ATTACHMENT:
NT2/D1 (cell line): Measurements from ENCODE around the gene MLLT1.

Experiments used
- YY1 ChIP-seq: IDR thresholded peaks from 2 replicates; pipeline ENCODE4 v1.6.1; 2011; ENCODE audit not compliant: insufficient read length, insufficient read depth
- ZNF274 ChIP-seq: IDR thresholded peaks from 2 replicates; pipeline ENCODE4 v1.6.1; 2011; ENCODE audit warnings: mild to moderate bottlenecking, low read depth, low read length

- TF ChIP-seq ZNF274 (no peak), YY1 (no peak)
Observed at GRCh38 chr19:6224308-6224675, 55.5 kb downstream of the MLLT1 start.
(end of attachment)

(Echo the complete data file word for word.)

NT2/D1 (cell line): Measurements from ENCODE around the gene MLLT1.

Experiments used
- YY1 ChIP-seq: IDR thresholded peaks from 2 replicates; pipeline ENCODE4 v1.6.1; 2011; ENCODE audit not compliant: insufficient read length, insufficient read depth
- ZNF274 ChIP-seq: IDR thresholded peaks from 2 replicates; pipeline ENCODE4 v1.6.1; 2011; ENCODE audit warnings: mild to moderate bottlenecking, low read depth, low read length

- TF ChIP-seq ZNF274 (no peak), YY1 (no peak)
Observed at GRCh38 chr19:6224308-6224675, 55.5 kb downstream of the MLLT1 start.